Birmingham aims for wheeled bin recycling boost

21 June 2013

Nearly 16,000 Birmingham households are having old recycling boxes collected by the city council and replaced by wheeled bins as part of a pilot scheme to cut costs and drive up recycling rates in the city.

The scheme is part of council plans to introduce wheeled bins for both recycling and residual waste across the city over the next two years. At present, 82% of local authorities in the country already use wheeled bins and Birmingham is the last major city which does not currently do so.

The new wheeled bins with inner 'pod' for paper being introduced in Birmingham (photo: John O'Shea)
The new wheeled bins with inner 'pod' for paper being introduced in Birmingham (photo: John O'Shea)

Two wards in the city – Harborne and Brandwood – are taking part in the pilot. Householders are being delivered 240-litre wheeled bins for recycling which will continue to be collected on a fortnightly basis. This will replace the old system of blue and green recycling boxes.

As before, paper and card will be collected separately from other recyclable materials and sent for processing at Smurfit Kappa’s nearby paper recycling mill, as the wheeled bins include a 55-litre removable ‘pod’ for paper.

The remainder of the bin capacity will take glass, cans and plastic bottles which will continue to be sent for sorting at Veolia Environmental Services’ materials recycling facility (MRF) at Four Ashes.

A further 180-litre wheeled bin for weekly residual waste collections will also be delivered to householders to replace black sacks.

According to Birmingham city council –the biggest local authority in England – the wheeled bins will help drive up recycling rates as they have more capacity than the current box and bag system and will also prevent residual waste bin bags from being torn and contents spilling onto the streets.

Residents in Harborne are having the wheeled bins delivered this week, with weekly collections using these bins due to start in the week beginning June 24. Old dustbins and recycling boxes in the ward are due to be collected by the council on July 6.

Meanwhile, collections using wheeled bins have already started in Brandwood, which according to the council has been “extremely successful”, with old recycling boxes and dustbins due to be collected and recycled in this area on June 22.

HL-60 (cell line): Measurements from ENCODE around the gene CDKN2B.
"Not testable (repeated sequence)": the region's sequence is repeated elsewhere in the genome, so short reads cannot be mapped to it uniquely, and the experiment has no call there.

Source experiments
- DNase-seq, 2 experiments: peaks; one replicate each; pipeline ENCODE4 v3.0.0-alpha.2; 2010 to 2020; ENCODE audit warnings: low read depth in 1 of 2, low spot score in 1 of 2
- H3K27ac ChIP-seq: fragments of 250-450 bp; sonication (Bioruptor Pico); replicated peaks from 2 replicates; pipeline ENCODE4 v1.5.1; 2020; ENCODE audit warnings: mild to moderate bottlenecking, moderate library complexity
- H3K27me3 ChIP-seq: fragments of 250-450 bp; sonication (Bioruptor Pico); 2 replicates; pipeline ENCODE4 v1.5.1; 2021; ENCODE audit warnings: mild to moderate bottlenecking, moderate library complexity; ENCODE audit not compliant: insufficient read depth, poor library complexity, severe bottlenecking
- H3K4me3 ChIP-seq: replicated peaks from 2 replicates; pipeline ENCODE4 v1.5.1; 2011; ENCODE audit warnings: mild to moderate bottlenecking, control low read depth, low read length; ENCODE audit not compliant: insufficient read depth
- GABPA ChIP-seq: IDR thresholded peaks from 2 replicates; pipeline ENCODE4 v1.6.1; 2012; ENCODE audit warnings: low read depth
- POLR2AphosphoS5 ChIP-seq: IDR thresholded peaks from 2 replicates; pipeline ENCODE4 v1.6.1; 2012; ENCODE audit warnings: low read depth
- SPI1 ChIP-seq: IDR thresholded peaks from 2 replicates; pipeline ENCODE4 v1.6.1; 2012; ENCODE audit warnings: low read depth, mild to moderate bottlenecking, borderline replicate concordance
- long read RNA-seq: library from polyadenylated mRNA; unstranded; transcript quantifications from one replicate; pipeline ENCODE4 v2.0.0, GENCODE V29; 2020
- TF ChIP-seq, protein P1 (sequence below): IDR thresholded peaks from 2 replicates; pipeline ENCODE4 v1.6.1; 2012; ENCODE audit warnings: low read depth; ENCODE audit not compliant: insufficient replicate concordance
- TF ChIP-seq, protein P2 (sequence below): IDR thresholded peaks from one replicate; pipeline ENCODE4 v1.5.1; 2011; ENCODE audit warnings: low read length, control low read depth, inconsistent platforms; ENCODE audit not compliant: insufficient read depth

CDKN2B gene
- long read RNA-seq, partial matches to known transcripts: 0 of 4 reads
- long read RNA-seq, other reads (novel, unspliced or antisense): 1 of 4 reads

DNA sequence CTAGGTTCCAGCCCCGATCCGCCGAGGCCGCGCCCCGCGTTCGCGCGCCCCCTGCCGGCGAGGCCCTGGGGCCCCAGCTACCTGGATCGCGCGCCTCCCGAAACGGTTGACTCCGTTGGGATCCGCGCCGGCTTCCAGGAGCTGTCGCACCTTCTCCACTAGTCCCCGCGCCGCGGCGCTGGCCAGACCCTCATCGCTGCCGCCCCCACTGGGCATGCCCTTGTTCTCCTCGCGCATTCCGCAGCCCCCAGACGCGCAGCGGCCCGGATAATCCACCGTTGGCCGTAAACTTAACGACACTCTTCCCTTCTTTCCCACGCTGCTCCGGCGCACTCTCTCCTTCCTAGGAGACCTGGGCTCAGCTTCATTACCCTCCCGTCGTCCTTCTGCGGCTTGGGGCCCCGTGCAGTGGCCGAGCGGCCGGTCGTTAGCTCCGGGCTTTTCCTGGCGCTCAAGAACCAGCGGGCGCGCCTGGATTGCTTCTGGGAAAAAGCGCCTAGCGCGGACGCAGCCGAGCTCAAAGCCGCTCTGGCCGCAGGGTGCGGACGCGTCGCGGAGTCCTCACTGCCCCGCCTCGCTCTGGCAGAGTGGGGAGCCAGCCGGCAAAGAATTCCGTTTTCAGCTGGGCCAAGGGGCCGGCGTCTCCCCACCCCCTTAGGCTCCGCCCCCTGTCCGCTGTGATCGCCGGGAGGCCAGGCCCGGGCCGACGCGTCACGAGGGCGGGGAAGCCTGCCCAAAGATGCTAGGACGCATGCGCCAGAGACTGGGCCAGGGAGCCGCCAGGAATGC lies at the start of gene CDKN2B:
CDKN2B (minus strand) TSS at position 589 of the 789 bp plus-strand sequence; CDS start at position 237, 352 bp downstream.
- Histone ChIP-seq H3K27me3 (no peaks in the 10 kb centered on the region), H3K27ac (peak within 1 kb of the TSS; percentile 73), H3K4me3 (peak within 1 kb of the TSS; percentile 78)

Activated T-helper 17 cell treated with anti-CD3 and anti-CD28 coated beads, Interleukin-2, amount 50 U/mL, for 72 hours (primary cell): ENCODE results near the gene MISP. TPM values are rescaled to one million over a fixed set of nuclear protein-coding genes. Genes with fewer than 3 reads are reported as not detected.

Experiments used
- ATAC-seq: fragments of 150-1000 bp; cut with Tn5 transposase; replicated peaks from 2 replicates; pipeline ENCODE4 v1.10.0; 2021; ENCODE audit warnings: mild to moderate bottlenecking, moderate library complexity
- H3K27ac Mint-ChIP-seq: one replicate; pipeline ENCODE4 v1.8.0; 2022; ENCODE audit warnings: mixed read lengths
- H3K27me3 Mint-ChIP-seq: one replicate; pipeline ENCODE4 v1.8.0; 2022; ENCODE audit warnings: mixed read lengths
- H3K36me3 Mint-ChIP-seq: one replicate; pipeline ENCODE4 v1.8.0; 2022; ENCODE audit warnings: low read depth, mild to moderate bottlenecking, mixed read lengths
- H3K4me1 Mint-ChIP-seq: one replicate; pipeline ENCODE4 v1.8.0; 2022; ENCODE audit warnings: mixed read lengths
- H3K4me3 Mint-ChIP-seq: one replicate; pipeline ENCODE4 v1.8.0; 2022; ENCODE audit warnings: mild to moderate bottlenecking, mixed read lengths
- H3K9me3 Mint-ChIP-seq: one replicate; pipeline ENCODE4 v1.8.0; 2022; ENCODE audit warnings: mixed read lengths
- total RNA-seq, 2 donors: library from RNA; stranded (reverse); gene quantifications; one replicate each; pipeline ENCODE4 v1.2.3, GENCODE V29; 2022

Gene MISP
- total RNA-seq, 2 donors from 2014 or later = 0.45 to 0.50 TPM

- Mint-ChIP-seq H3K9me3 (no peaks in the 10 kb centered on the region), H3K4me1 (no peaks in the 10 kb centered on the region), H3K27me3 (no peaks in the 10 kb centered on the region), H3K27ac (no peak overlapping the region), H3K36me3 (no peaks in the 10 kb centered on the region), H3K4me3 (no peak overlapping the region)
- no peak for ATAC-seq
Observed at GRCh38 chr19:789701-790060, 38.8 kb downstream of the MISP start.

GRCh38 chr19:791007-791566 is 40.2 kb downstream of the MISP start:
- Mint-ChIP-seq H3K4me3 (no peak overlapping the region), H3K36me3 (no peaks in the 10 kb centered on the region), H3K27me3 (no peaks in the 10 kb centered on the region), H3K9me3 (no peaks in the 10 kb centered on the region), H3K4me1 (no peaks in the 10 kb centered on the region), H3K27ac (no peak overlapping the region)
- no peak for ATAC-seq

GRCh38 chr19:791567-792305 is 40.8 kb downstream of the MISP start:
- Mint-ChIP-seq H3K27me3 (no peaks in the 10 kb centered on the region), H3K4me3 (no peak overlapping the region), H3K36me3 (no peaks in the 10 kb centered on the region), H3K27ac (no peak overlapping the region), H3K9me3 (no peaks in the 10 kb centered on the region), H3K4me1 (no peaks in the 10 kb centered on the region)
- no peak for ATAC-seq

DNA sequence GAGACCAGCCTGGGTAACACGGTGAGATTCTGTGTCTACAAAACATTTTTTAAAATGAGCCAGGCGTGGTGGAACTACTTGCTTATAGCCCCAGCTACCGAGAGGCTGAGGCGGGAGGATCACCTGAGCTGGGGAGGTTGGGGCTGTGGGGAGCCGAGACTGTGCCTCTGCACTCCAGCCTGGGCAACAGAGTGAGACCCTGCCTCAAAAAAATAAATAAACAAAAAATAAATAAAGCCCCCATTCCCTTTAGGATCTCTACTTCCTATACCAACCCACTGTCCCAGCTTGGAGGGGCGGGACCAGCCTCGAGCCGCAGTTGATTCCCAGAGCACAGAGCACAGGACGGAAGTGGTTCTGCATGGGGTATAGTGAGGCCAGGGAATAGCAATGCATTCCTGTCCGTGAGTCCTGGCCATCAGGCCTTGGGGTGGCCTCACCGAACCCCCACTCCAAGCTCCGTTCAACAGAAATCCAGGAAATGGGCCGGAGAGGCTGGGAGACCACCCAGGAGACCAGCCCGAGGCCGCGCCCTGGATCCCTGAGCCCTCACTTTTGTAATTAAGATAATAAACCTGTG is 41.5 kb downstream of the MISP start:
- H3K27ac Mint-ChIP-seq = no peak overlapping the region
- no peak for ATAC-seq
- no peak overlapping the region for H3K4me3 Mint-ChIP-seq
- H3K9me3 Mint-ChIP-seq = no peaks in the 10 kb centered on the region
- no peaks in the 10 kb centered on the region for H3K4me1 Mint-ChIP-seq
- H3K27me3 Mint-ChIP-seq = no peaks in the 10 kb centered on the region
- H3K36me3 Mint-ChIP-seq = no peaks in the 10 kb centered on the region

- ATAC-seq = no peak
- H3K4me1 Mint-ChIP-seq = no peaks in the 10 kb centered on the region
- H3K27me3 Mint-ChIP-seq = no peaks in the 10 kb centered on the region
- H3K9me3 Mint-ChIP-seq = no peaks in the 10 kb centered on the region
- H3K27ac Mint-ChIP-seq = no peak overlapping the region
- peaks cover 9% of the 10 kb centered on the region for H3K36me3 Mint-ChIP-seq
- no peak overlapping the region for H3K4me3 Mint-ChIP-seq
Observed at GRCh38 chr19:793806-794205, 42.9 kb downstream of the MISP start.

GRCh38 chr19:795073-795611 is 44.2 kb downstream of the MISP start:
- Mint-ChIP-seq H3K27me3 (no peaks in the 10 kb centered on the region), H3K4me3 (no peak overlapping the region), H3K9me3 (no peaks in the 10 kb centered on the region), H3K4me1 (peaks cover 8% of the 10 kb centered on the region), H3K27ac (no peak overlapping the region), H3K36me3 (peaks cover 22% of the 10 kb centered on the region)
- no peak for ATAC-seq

Funding

To help fund the roll-out of the wheeled bins and ‘support’ weekly collections in the city, the council was awarded £30 million in November 2012 from the government’s Weekly Collection Support Scheme (see letsrecycle.com story).

Alongside paying for the bins, the funding is intended to enable Birmingham to increase recycling collection frequency from fortnightly to weekly for a quarter of the city and to introduce a recycling incentive scheme (see letsrecycle.com story).

'Our current system is just not affordable and if we adopt a ‘do nothing’ approach there will be an £8 million funding shortfall in the next few years'

Birmingham city council

The wheeled bin pilots in Harborne and Brandwood will be evaluated together with the results from a public consultation, before determining the timing and nature of a full roll-out programme across the city.

As part of the council’s plans, from February 2014 it will also introduce an optional green waste collection service. Residents wishing to take up the service will have to pay an annual £35 charge in advance for a 240-litre wheeled bin. Green waste is currently collected fortnightly in clear sacks free of charge.

Costs

According to the council, managing waste in the city currently costs £60 million a year. The recycling service changes are intended to reduce costs and increase income by driving up recycling.

Recycling rates in Birmingham currently stand at just 25%, while the the city produces more waste per household than any other large city in the country.

A spokesman for Birmingham city council said: “We think it will improve recycling rates as research from other local authorities suggests that introducing wheeled bins brings an upsurge in recycling. It will also divert more waste from landfill as the cost of landfill tax continues to escalate.

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Birmingham city council

“Our current system is just not affordable and if we adopt a ‘do nothing’ approach there will be an £8 million funding shortfall in the next few years. In granting the council £30 million funding last year, communities secretary Eric Pickles supported the strong business case we put forward for the changes.”

Outlining the wheeled bin plans on the city council website, councillor James Mckay, portfolio holder for green safe and smart city, said: “With the government money, we can now invest in millions of pounds of vital new infrastructure, and modern lorries, providing an efficient, modernised service we can actually afford.”

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